Hearthstone vs. LoR

  • DoubleSummon's Avatar Ancestral Recall 1580 2271 Posts Joined 03/25/2019
    Posted 2 years, 9 months ago
    Quote From NudeWookie

    I don't necessarily think that LoR will overwhelm Hearthstone. But rather, that it will appeal to a specific subset of Hearthstone players. LoR feels a lot like classic Hearthstone, decision-making and interaction were king in it originally. Introducing too many powerful cards has pushed HS to ridiculous levels.Those playing the game for the competitive side and decision-making (like myself) have begun to feel like every game is won or lost on RNG. God curves, lucky draws, created by, etc. Add to that the fact that some matchups are completely unwinnable. It makes it hard to keep grinding HS. 

    Hearthstone's staying power for me has been the lack of another game which is relatively easy to begin playing and hard to master. LoR felt learnable to a competitive level in the brief period of me playing it, with tons more to do and learn in the future. It's barrier to entry is nonexistent, since there is no paywall. The game is easy to watch and follow on Twitch. It has all the makings of a potential replacement for me.

    Well, I agree I think hs lately has been a lot about those broken cards in general giant + CC, desert hare + evolve, having the right board clear at the right time the god curve of warrior in the early game..

    Well in LoR I had a few really good curves as well, curving draven into jinx in a discard deck is also kind of unstoppable..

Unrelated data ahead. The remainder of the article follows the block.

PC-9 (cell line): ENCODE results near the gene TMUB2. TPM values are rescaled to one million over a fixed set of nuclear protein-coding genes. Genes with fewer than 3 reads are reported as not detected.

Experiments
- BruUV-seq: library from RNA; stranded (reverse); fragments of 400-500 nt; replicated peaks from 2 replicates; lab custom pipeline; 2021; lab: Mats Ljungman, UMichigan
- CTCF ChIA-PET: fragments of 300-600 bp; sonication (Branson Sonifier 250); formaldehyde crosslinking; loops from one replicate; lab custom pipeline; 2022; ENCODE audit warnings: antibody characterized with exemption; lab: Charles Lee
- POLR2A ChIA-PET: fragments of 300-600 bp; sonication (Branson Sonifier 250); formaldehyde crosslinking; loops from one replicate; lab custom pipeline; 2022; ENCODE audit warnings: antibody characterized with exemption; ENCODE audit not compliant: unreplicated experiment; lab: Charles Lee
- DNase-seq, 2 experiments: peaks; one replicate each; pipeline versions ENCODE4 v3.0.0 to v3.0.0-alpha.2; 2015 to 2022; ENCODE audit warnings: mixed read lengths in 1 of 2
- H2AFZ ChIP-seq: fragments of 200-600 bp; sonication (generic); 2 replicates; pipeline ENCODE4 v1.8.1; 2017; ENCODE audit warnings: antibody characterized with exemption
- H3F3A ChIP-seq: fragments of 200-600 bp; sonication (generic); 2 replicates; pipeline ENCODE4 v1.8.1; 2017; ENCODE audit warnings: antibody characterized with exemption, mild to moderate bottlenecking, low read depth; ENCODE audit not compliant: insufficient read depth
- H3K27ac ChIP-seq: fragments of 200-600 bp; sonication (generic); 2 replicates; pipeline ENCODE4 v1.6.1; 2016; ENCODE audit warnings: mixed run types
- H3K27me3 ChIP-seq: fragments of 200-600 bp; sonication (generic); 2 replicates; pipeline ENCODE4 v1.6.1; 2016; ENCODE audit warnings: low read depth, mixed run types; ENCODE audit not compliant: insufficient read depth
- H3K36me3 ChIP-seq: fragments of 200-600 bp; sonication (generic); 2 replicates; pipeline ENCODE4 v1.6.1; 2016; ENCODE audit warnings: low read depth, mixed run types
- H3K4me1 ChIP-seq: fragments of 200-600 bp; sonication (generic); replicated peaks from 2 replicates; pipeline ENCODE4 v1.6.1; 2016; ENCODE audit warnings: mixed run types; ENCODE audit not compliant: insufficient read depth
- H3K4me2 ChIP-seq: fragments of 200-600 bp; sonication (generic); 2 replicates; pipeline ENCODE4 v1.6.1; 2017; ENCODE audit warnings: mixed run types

but you know what is probably the best mechanic to counter the bad curve in LoR? the spell mana, I think that it just makes decks that skip turn 1 and maybe 2 have a chance in the game they would otherwise lose hard that mechanic is amazing, at first I wasn't sure why they did that but the more I played I realized that's the "perfect curve vs high cost hand opponent scenario" answer or LoR which is quite great, it's also a skill experecion that will stay forever in the game of "do I save my mana now for later?".

    Now we say that other DCCGs didn't succeed as well as HS but I am sure there are also plenty of people who play ShadowVerse, Gwent, Eternal.. (not artifact though XD https://steamcharts.com/app/583950 - RIP artifact).

    LoR just have a lot of stuff HS players were asking for years that are just not game mechanics such as "react on enemy turns". "fix early curves", "lower rng", "monthly balance patches", so people who dislike HS for those reason will go there.

    but casual players/heavely invested players will probably stay.. or people will play both..I hope I will be of those who will quit hs.. since let's be honest the game is not gonna Evolve in any way

     

    3
  • MisterFerro's Avatar Charmander 395 129 Posts Joined 09/06/2019
    Posted 2 years, 9 months ago
    Quote From KANSAS
    Quote From MisterFerro
    Quote From GerritDeMan
    Quote From MisterFerro

    There are stuff that I hate like damage being blocked after a unit is destroyed by Active abilities & spells. Example is Anivia's active spell destroying 1/2 health units but since they were blocking my attackers suddenly their Force Ghosts can shit on me, that's bullshit!!!!!!!!!!